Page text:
• Big, deep toy boxes are often not terribly practical. Toys get jumbled into one mess, some get lost in the tangle, and kids have to empty the whole thing onto the floor to find what they're looking for. Use small, easy to handle, unlidded containers for your children to organise their toys in – all the building blocks in one box, all the cars in another, and so on. Also read about Childproofing your home and Safe toys.
• Large, colourful hooks for coats, hats, bags, skipping ropes, dressing-up clothes make putting these things away fun and simple, and your kid can easily find what he or she needs.
• Use symbols or colours – you could even give each child their own colour. Nick's coat goes on the red hook, his towel and toothbrush are red, his special toys are in the red box, and so on.
• Organise the children's things into “activity zones” – puzzles, reading, pottering – so that everything to do with the activity is in the same place. For example, keep paper and apron in the same container as paints and brushes, so you can quickly get out all the necessities for a painting session. This also makes it easy to put things away again without anything getting lost.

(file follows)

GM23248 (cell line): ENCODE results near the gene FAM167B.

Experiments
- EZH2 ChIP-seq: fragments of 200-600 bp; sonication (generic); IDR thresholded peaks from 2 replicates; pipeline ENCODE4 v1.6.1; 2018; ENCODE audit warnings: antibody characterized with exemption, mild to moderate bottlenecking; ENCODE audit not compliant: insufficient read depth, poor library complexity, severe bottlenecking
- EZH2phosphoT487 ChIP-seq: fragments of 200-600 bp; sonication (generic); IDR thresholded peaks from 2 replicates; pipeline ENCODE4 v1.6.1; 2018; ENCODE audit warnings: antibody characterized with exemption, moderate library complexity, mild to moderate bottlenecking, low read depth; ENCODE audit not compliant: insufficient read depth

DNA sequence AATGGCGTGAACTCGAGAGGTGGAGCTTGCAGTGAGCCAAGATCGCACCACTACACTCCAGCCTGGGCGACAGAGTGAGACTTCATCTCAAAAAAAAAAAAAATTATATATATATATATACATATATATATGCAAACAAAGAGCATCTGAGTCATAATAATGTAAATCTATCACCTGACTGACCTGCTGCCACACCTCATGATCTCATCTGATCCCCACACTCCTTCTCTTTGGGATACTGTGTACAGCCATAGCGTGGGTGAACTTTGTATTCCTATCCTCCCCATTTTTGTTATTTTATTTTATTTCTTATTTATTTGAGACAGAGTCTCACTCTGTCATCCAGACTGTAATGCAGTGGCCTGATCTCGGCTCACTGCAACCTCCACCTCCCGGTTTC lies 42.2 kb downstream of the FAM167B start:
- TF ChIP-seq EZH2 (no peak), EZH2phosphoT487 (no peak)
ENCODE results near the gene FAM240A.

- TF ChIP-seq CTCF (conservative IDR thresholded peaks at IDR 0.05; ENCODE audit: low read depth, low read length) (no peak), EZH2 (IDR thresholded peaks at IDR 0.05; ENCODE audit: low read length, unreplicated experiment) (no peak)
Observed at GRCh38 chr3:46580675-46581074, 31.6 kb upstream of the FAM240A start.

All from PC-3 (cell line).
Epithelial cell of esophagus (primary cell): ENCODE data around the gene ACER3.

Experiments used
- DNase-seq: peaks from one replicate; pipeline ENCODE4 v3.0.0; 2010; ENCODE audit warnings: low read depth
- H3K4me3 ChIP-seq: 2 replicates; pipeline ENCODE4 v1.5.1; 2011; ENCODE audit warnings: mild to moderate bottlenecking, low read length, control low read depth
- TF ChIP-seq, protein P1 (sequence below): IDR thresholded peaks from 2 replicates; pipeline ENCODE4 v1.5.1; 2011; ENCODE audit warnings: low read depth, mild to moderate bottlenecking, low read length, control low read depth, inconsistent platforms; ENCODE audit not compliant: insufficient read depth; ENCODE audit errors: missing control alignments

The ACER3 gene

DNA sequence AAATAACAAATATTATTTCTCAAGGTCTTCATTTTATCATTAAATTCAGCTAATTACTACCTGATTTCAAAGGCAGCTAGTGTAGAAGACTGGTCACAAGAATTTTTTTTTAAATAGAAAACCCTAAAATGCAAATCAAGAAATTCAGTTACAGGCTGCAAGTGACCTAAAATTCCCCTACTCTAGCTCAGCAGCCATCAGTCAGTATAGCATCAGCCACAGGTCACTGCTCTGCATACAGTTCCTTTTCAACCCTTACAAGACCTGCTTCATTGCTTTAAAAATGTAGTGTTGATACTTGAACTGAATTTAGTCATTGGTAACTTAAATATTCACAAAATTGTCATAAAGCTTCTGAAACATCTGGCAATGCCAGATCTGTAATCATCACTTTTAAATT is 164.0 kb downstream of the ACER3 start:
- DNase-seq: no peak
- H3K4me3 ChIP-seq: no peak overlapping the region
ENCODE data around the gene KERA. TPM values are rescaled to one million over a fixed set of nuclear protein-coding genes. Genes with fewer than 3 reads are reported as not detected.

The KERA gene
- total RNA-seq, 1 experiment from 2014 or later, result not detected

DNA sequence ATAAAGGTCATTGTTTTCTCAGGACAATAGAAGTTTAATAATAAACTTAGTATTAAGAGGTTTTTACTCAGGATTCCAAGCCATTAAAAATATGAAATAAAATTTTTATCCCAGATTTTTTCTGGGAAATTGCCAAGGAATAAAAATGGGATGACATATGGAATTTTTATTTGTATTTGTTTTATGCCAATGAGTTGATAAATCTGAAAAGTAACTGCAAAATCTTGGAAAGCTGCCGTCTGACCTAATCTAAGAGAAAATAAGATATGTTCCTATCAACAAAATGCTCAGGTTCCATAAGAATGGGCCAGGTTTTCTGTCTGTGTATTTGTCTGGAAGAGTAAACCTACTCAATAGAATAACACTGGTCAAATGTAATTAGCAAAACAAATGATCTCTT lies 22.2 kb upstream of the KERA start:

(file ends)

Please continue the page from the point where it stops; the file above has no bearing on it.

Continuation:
• Make finding things and putting them away again easy and interesting to build good habits that will last a lifetime. Nursery staff have turned the task of labelling boxes and crates into an art form. The kids generally know exactly where everything needs to go, because “things have to be clean and tidy” at nursery!
• Imitate your nursery's routines for getting out toys and putting them away again. Before starting a new game, help your child put the first one away in the right place. This means there's not a huge mess to sort out at the end of the day, which will please everyone.
• Go through your child's toys every now and then, noting which ones they no longer play with. It's easy for kids' rooms to fill up with things they never use.
• It doesn't matter if your kid makes a mess; that's part of the game. But be careful not to let them put anything in their mouth that could get stuck in their throat. Enlist the help of your older children to make sure small, delicate objects are kept out of reach. Only chewable books and toys should be at baby level.
• If your child has lots of toys, try putting some of them away and getting them out later on. Their novelty often returns, making the toy fun to play with again. It's smarter than buying new stuff.
Top tips for organising your child's toys
Are all the toys driving you mad? Are you tripping over them everywhere? Here are some words of wisdom from other Libero parents on how to get the mayhem under control.